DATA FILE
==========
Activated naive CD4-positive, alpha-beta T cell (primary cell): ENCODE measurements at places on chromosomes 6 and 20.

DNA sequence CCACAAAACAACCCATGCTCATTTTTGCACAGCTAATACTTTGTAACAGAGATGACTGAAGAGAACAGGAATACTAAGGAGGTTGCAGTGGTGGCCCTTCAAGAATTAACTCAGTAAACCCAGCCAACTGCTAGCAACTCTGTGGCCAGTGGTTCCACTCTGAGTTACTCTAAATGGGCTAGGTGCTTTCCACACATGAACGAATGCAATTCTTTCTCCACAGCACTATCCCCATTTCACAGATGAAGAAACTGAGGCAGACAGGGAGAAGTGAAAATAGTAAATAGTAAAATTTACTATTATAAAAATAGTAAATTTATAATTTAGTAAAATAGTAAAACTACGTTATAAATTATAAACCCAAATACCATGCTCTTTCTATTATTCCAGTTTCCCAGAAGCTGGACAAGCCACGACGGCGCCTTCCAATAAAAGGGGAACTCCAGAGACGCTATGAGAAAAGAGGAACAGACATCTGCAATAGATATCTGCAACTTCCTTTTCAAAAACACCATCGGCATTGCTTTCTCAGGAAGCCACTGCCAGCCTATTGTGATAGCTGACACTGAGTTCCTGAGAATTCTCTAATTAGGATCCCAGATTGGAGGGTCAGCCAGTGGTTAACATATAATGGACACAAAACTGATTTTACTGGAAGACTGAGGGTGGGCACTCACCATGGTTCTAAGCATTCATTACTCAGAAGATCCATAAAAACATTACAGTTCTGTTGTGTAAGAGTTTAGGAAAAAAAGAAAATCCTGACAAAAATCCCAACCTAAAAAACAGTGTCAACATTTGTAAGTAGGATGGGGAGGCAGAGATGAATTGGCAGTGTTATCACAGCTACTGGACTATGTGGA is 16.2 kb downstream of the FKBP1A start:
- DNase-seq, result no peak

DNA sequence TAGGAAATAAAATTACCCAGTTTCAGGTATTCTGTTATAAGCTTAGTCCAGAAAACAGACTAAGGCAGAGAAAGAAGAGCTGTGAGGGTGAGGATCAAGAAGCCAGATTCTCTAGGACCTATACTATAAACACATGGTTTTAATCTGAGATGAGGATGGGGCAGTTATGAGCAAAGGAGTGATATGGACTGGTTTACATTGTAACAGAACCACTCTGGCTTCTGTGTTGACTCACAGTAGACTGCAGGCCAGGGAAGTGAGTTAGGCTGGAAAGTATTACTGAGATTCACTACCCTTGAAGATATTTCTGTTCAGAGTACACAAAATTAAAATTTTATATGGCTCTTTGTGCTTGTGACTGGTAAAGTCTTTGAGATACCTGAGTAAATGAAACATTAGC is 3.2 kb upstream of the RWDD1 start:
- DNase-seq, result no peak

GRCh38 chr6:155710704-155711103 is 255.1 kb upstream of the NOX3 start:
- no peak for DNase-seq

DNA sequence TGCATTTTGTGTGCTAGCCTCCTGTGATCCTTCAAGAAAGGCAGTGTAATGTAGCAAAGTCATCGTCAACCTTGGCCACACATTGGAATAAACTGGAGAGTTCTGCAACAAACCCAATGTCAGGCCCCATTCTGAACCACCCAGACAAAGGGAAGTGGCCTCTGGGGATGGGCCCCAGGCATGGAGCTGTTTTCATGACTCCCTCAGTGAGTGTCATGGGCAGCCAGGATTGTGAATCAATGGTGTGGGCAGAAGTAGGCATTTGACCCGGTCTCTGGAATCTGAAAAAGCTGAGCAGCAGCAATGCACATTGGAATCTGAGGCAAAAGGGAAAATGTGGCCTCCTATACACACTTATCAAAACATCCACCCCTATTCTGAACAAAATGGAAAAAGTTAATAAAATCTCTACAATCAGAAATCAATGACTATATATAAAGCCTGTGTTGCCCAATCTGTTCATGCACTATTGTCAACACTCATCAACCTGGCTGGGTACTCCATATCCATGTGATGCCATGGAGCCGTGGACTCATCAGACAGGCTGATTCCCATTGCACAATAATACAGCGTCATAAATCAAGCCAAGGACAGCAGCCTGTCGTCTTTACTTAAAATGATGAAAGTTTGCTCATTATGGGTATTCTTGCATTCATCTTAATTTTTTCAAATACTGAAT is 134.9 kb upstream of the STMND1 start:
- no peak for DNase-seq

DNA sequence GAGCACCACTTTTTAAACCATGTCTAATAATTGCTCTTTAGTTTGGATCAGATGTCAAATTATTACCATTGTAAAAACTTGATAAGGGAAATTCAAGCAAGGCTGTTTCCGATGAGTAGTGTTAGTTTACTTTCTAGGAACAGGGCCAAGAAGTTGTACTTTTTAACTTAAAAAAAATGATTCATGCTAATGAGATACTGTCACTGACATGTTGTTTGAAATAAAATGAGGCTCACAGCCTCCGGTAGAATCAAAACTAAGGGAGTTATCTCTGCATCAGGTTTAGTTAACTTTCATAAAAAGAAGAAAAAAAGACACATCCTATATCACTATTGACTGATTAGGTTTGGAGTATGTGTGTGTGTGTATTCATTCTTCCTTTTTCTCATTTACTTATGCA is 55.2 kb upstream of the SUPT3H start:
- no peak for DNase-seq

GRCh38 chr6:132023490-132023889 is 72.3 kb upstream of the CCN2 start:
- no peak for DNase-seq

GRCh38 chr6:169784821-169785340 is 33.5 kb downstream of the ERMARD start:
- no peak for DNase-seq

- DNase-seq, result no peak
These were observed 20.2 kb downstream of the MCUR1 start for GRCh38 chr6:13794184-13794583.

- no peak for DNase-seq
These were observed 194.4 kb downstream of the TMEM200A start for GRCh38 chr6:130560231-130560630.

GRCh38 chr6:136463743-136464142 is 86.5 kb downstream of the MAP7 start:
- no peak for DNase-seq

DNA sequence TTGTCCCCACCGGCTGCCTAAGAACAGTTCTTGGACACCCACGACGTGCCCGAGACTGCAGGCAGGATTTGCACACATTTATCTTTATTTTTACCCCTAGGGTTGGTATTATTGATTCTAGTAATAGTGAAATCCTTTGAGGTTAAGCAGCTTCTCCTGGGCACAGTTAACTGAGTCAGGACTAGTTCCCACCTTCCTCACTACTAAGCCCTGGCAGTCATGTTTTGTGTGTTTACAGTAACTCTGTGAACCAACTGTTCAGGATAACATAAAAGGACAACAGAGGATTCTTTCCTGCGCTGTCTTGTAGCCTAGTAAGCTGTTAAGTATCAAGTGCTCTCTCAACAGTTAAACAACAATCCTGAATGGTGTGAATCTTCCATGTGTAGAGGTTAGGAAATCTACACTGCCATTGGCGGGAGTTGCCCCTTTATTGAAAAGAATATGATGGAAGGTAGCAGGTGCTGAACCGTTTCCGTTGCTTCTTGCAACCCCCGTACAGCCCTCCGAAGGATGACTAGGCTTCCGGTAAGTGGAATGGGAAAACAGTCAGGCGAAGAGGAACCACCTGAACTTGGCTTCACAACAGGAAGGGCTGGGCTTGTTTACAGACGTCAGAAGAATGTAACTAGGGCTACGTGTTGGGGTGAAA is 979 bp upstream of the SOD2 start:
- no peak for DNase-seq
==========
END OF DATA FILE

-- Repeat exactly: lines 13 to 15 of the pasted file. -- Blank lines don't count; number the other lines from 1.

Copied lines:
- no peak for DNase-seq

GRCh38 chr6:169784821-169785340 is 33.5 kb downstream of the ERMARD start:
- no peak for DNase-seq